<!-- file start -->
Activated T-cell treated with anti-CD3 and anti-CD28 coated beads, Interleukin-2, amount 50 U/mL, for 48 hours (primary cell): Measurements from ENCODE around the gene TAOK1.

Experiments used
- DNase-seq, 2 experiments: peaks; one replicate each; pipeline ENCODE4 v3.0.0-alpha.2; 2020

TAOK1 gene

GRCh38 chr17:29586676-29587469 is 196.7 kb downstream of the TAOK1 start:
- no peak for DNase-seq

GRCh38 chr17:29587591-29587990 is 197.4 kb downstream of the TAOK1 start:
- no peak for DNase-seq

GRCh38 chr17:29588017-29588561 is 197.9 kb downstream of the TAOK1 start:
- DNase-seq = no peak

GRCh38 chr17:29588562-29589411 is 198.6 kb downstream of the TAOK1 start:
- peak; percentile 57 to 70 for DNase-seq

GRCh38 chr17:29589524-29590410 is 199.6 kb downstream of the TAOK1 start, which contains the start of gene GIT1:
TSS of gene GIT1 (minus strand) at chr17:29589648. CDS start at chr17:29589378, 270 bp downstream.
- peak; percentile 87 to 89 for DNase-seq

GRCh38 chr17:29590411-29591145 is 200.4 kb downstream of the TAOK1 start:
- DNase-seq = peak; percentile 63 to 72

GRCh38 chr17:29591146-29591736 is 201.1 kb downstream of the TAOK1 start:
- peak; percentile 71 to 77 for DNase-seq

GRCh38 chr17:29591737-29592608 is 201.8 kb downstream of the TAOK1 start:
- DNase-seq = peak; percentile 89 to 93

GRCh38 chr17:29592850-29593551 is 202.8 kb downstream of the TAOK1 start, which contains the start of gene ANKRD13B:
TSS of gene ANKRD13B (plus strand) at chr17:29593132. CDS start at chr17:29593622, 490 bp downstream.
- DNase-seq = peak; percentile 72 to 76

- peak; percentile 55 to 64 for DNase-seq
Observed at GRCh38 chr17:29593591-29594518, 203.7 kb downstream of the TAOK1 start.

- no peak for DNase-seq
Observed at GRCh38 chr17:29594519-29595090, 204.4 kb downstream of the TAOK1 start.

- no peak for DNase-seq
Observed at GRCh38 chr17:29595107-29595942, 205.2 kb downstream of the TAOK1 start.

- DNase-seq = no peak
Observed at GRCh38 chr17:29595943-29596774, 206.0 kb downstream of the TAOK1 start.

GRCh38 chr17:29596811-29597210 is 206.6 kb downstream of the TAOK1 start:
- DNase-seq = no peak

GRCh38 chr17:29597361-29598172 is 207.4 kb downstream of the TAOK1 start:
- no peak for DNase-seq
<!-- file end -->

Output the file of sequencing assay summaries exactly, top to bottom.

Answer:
Activated T-cell treated with anti-CD3 and anti-CD28 coated beads, Interleukin-2, amount 50 U/mL, for 48 hours (primary cell): Measurements from ENCODE around the gene TAOK1.

Experiments used
- DNase-seq, 2 experiments: peaks; one replicate each; pipeline ENCODE4 v3.0.0-alpha.2; 2020

TAOK1 gene

GRCh38 chr17:29586676-29587469 is 196.7 kb downstream of the TAOK1 start:
- no peak for DNase-seq

GRCh38 chr17:29587591-29587990 is 197.4 kb downstream of the TAOK1 start:
- no peak for DNase-seq

GRCh38 chr17:29588017-29588561 is 197.9 kb downstream of the TAOK1 start:
- DNase-seq = no peak

GRCh38 chr17:29588562-29589411 is 198.6 kb downstream of the TAOK1 start:
- peak; percentile 57 to 70 for DNase-seq

GRCh38 chr17:29589524-29590410 is 199.6 kb downstream of the TAOK1 start, which contains the start of gene GIT1:
TSS of gene GIT1 (minus strand) at chr17:29589648. CDS start at chr17:29589378, 270 bp downstream.
- peak; percentile 87 to 89 for DNase-seq

GRCh38 chr17:29590411-29591145 is 200.4 kb downstream of the TAOK1 start:
- DNase-seq = peak; percentile 63 to 72

GRCh38 chr17:29591146-29591736 is 201.1 kb downstream of the TAOK1 start:
- peak; percentile 71 to 77 for DNase-seq

GRCh38 chr17:29591737-29592608 is 201.8 kb downstream of the TAOK1 start:
- DNase-seq = peak; percentile 89 to 93

GRCh38 chr17:29592850-29593551 is 202.8 kb downstream of the TAOK1 start, which contains the start of gene ANKRD13B:
TSS of gene ANKRD13B (plus strand) at chr17:29593132. CDS start at chr17:29593622, 490 bp downstream.
- DNase-seq = peak; percentile 72 to 76

- peak; percentile 55 to 64 for DNase-seq
Observed at GRCh38 chr17:29593591-29594518, 203.7 kb downstream of the TAOK1 start.

- no peak for DNase-seq
Observed at GRCh38 chr17:29594519-29595090, 204.4 kb downstream of the TAOK1 start.

- no peak for DNase-seq
Observed at GRCh38 chr17:29595107-29595942, 205.2 kb downstream of the TAOK1 start.

- DNase-seq = no peak
Observed at GRCh38 chr17:29595943-29596774, 206.0 kb downstream of the TAOK1 start.

GRCh38 chr17:29596811-29597210 is 206.6 kb downstream of the TAOK1 start:
- DNase-seq = no peak

GRCh38 chr17:29597361-29598172 is 207.4 kb downstream of the TAOK1 start:
- no peak for DNase-seq